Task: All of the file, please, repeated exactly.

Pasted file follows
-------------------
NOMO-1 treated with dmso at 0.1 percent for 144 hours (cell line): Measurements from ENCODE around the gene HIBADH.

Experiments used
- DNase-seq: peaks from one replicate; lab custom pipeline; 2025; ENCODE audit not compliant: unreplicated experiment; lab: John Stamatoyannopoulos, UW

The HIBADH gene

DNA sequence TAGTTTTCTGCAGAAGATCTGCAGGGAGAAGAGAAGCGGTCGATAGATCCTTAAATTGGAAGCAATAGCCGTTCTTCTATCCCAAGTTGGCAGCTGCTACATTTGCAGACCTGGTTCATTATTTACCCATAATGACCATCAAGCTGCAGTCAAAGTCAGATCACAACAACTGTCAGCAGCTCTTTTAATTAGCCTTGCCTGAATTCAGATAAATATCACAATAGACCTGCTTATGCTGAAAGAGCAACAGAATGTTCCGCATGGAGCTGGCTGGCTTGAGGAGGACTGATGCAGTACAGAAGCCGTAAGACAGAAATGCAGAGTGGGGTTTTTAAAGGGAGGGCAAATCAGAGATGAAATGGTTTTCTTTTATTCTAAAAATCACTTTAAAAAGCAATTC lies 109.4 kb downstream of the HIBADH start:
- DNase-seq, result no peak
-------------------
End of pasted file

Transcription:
NOMO-1 treated with dmso at 0.1 percent for 144 hours (cell line): Measurements from ENCODE around the gene HIBADH.

Experiments used
- DNase-seq: peaks from one replicate; lab custom pipeline; 2025; ENCODE audit not compliant: unreplicated experiment; lab: John Stamatoyannopoulos, UW

The HIBADH gene

DNA sequence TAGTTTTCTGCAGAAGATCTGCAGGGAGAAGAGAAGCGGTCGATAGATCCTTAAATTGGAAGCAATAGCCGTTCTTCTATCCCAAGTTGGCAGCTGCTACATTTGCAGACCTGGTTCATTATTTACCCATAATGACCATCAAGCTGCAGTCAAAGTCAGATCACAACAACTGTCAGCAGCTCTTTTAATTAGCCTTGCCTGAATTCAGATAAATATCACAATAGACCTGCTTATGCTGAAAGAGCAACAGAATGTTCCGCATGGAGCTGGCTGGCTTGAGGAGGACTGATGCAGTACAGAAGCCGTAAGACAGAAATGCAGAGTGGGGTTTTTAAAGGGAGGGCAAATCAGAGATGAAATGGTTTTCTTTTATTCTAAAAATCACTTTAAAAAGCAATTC lies 109.4 kb downstream of the HIBADH start:
- DNase-seq, result no peak